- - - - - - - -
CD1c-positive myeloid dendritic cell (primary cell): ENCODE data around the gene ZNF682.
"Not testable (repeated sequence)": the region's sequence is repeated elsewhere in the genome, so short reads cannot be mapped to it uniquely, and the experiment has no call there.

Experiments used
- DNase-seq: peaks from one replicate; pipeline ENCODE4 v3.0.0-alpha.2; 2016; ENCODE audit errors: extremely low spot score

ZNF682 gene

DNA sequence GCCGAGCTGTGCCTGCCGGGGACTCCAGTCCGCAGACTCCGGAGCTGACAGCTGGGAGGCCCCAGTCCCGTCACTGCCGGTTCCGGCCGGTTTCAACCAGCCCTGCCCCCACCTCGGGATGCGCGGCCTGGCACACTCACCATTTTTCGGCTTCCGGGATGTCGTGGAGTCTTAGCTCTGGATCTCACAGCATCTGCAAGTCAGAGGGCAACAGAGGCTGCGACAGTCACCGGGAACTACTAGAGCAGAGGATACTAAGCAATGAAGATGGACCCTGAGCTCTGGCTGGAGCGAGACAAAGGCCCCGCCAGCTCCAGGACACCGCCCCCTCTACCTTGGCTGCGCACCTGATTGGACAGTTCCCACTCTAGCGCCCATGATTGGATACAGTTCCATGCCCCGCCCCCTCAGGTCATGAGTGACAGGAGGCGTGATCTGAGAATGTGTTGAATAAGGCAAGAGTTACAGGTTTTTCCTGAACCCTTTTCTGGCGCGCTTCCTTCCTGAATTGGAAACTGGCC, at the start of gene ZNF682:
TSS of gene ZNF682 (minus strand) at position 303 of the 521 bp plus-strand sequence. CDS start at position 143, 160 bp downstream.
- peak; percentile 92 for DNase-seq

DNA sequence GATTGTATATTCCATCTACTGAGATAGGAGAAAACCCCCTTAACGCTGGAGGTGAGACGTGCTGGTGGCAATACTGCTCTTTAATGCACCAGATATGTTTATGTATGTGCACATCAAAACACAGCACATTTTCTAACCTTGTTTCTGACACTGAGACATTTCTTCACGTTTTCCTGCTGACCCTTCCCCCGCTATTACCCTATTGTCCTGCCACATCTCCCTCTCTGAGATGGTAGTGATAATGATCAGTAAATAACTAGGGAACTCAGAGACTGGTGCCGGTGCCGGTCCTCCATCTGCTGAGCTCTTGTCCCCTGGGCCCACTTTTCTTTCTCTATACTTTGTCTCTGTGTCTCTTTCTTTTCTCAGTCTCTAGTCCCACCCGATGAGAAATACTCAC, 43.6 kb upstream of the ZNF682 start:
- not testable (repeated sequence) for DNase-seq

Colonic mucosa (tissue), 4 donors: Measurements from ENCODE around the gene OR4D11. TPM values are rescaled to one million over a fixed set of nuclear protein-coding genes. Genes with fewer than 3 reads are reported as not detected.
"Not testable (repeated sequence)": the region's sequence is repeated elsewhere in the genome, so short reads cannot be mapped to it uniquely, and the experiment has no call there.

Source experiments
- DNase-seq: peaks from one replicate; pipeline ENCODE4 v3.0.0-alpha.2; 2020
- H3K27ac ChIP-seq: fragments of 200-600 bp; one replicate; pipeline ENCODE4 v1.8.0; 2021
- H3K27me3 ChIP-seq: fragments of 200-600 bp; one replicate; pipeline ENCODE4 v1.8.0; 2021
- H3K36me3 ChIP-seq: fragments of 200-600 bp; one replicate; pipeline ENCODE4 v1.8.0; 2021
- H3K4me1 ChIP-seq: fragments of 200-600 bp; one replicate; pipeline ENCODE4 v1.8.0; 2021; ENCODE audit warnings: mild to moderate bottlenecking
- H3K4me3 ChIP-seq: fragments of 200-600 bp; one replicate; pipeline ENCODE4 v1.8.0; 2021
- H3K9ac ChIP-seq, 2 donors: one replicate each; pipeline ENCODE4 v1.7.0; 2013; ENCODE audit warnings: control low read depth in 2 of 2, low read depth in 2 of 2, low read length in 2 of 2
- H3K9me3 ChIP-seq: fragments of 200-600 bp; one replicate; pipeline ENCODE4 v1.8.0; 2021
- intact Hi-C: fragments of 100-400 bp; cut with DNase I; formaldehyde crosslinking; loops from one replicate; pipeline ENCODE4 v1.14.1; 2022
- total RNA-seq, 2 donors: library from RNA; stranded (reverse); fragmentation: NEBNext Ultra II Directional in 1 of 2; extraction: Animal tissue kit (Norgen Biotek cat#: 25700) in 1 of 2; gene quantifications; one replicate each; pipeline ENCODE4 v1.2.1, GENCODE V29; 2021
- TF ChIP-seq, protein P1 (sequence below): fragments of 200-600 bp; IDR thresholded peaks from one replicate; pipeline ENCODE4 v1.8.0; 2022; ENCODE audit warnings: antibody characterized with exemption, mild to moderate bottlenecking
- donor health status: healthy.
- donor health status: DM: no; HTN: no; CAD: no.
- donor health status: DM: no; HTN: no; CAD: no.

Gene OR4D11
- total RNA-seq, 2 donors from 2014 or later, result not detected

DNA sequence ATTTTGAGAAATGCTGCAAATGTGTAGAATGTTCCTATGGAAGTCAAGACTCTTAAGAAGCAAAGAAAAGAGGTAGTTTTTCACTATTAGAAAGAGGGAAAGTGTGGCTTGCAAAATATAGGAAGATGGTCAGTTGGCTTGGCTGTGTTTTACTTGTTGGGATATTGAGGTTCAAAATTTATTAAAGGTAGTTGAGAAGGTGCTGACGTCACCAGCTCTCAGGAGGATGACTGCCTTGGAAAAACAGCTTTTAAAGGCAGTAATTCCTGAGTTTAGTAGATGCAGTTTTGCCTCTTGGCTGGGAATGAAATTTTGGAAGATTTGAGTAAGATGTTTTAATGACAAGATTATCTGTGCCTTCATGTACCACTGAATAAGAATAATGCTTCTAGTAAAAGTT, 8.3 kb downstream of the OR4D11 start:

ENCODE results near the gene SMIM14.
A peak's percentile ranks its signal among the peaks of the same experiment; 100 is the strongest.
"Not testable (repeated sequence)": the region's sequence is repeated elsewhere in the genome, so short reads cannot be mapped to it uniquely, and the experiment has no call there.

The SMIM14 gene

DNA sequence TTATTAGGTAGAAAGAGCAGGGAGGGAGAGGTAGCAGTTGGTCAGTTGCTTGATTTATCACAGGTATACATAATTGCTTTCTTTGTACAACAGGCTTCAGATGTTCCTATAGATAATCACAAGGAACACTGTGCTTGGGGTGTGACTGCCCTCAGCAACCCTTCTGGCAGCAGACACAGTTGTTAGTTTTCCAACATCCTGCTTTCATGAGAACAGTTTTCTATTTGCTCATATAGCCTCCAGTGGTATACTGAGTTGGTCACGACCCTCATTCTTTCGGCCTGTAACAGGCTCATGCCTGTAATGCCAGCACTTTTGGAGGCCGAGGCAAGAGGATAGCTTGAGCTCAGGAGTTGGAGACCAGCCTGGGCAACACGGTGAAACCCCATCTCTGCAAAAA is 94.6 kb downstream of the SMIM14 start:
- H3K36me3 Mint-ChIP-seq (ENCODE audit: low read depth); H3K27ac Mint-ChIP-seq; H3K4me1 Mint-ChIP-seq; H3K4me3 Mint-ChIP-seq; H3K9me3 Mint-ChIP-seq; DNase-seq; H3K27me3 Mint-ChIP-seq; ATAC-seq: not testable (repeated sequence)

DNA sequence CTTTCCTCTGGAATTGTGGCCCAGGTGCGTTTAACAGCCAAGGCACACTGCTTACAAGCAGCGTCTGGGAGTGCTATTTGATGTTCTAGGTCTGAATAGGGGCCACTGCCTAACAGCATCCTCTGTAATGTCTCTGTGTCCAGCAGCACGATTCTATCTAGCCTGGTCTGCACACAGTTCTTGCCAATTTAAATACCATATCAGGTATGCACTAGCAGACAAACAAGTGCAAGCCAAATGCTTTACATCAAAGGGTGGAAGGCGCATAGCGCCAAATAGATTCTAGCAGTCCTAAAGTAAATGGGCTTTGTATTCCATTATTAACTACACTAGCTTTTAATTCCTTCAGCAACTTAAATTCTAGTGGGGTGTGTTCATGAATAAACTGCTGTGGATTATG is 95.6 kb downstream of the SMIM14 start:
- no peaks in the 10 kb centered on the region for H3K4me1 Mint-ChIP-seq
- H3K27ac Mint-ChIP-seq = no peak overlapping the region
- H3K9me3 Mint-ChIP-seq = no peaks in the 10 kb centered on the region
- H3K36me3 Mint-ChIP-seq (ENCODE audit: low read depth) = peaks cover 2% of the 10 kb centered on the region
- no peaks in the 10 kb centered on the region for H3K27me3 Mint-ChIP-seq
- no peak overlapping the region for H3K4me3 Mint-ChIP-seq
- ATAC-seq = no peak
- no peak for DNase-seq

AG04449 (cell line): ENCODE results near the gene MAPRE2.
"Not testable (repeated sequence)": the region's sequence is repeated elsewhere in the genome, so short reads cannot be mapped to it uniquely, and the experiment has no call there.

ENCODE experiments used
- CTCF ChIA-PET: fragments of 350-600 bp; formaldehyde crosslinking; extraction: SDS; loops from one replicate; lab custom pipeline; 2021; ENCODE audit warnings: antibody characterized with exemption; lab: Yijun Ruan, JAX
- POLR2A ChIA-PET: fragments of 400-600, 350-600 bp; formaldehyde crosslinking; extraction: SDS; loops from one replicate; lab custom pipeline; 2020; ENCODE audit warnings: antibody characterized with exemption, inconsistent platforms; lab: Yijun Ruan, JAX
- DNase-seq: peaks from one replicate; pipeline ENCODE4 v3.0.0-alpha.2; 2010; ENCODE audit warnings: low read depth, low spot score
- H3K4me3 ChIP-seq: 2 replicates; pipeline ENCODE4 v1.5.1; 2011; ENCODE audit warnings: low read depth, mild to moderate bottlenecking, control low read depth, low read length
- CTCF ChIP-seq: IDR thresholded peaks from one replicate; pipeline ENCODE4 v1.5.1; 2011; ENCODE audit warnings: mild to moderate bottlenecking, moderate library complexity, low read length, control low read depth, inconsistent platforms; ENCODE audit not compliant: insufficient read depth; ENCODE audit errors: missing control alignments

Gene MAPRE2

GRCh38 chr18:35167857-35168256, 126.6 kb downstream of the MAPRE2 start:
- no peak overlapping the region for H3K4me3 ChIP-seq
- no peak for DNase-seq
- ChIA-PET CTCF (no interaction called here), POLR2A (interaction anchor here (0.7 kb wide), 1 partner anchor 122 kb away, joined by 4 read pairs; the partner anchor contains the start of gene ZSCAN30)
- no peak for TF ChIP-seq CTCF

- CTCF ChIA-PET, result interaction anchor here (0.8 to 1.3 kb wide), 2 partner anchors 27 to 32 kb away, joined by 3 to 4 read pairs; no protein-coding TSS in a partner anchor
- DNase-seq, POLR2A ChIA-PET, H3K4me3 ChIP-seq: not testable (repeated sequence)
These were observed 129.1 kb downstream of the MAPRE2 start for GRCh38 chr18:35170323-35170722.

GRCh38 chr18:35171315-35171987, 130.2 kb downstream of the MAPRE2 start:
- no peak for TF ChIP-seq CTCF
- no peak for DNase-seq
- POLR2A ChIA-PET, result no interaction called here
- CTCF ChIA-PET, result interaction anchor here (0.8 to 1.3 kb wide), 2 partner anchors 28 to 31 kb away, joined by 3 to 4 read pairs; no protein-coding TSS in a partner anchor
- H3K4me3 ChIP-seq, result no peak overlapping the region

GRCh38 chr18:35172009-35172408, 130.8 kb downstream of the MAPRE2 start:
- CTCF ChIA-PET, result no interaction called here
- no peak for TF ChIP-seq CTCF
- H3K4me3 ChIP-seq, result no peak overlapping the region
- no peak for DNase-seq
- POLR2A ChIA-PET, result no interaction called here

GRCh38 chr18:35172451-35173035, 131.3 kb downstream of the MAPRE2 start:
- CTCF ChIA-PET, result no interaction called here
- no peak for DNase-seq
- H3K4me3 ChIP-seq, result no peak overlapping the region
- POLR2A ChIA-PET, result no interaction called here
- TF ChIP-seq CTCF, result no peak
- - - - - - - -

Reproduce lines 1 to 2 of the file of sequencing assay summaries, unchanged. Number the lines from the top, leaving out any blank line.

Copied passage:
CD1c-positive myeloid dendritic cell (primary cell): ENCODE data around the gene ZNF682.
"Not testable (repeated sequence)": the region's sequence is repeated elsewhere in the genome, so short reads cannot be mapped to it uniquely, and the experiment has no call there.